I'm back from my as-fast-as-possible shopping trip and it honestly was not that bad. It took longer than I expected because they've now set up the aisles as one-way, I tried not to go down any that had more than one person, and I didn't know where a couple things were that I don't usually get (turns out dried fruit is a "snack.") Some people elected not to wear masks, as expected, but they count heads and make sure not too many people are in the store, so it wasn't hard to avoid them. I had one person going the wrong way down an aisle, but to be fair I ended up doing that once myself down an empty aisle to dodge some people who were coming too close.

I think in my situation I'll do best picking up must-have stuff like soap and eggs in person and getting the I-need-it-but-I-can-wait-a-week things for pickup. I'm not sure what I'm going to do when I need, like, underwear or socks. I hate to have underpaid Amazon employees risk their lives so I can have clothes without holes that no one will see, but I know they need their paychecks right now too.
 
2020-05-05 10:50:43 PM  

angiemama: Yay you!!


Thank you! I have to genuinely thank the Doctors and Nurses and Staff at Maine Med, as well as my PCP. Had I not gone in on the day I did to my PCP, I'm not sure I'd be here, typing this. 

Also, listening to one's body also saved my life. Had I chickened out and not called 911, and caught a ride with the FDME, Maine Med wouldn't have caught my liver and kidney issues, on top of the Oxygenation issues. And I wouldn't have had anticoagulant.

Bottom line, I'm not sure I'd be here.

And let me tell you denizens of FARK, I did not want to call 911. I was embarrassed to call 911. I even told the operator "not to rush over here". He laughed and said matter of factly that that's not how this works. 

If  you feel like crap, have tightness of your chest and / or cannot breathe right, please, please, please call 911. I had no idea how bad I was.

And again, in perspective, I didn't have that bad a case, comparatively.

Please be safe, and don't ignore symptoms.
 
2020-05-05 10:55:47 PM  

Znuh: So, Znuh, COVID! What happened? What were the symptoms?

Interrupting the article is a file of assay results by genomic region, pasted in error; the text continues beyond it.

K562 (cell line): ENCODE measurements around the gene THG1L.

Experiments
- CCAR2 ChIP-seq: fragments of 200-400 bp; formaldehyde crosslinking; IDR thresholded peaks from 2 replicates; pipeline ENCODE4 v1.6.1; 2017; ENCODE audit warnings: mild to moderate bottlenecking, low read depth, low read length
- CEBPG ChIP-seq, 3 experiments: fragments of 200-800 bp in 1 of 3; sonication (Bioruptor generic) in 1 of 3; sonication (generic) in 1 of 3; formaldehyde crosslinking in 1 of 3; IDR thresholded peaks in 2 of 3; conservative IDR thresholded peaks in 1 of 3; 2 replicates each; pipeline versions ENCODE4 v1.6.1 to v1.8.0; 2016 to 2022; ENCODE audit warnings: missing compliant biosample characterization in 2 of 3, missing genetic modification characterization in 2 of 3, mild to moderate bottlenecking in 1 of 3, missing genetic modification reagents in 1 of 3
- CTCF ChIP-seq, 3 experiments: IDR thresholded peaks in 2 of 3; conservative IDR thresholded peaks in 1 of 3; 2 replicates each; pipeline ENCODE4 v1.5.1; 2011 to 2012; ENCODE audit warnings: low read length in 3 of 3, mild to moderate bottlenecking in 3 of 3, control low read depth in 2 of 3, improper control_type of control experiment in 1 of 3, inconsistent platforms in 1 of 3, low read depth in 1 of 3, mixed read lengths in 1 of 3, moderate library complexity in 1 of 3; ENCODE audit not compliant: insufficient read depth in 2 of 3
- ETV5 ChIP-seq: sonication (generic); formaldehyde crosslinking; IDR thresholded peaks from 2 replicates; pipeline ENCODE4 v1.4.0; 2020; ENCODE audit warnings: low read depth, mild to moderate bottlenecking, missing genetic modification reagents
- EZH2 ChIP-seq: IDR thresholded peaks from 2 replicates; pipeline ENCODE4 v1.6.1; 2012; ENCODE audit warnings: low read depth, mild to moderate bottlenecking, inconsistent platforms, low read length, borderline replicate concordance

Glad you made it through and I hope you and your S/O never go through that horror again. Thanks for sharing your experience with us.

You mentioned breathing exercises and I would like to add something I learned.
I have emphysema and I have endured pneumonia twice in the past 5 years. I started respiratory therapy after the second bout and it has helped a lot. The therapists taught me what is known as "Pursed Lip Breathing". When you start to feel out of breath, you are to breathe in through your nose and then exhale through your mouth with your lips 'pursed' (like you are blowing a kiss). What happens is that you can draw more air in through your nose and expel more of the used air exhaling through your mouth and you concentrate on pushing more stale air out.
 
2020-05-05 10:57:02 PM  

Marcus Aurelius: Percise1: And funny enough, I actually built a pulse monitor based on a photo-diode and a few red LEDs that ran off of Labview a few semesters ago

The new LEDs use an IR diode that can also detect glucose levels.  They're working on implanting it so your smart phone can get a good non invasive glucose reading.  Very cool stuff.


I don't even work in the medical field, and I think that would be a really cool thing as well!
(machinist/tinkerer here, I just make... things)
 
2020-05-05 11:00:18 PM  

Driver: "Pursed Lip Breathing". When you start to feel out of breath, you are to breathe in through your nose and then exhale through your mouth with your lips 'pursed' (like you are blowing a kiss). What happens is that you can draw more air in through your nose and expel more of the used air exhaling through your mouth and you concentrate on pushing more stale air out.


Thank you, Driver! Never knew I'd be collecting new breathing exercises like baseball cards, but here we are. I'll totally give that a shot! 

3rd Chest Xray happens in two weeks, and I'm determined to be the best I can be for that.
 
2020-05-05 11:04:19 PM  

powhound: PunGent: DoBeDoBeLurk: I try to keep away from people, but they don't always do that for me (I live in a red state)

Oh, we've got those morons here in Mass. as well.

Mostly people wear masks now, that's mandatory...but counter-balancing that is the horde of Instacart shoppers.

I get they're working, and they're often working for people who can't get to the store, but follow the farking arrows, and wear gloves if you're going to handle every farking item in the case...

Maybe you or someone else can help me out. Gloves don't kill the virus correct? So if you get some COVID on the glove and go and touch everything aren't you going to spread it anyways? And it's not spread through blood.

What exactly do the gloves do?


Ah! Gloves, when you're a civilian trying to avoid COVID-19, are for when you can't wash your hands or use hand sanitizer. You do an activity, you change your gloves - without touching the dirty outside of the glove! You can use diaper cream or ink or the equivalent on the outside of a pair of gloves and try to take them off without getting schmutz on your hands, to practice.

In a health care setting they help protect against other pathogens that can get in through breaks in the skin, and in food prep you might have a cut or dirt under your nails that you don't want to get in the food, but for most people gloves are for when you can take them off (say, if you are going from the store to your car and you want fewer store germs in your car, and then when you get home you can wash your hands) or change them but you can't clean your hands. That's all they do. One pair of gloves over your clean hands equals one cleaning of your hands - if you take them off right.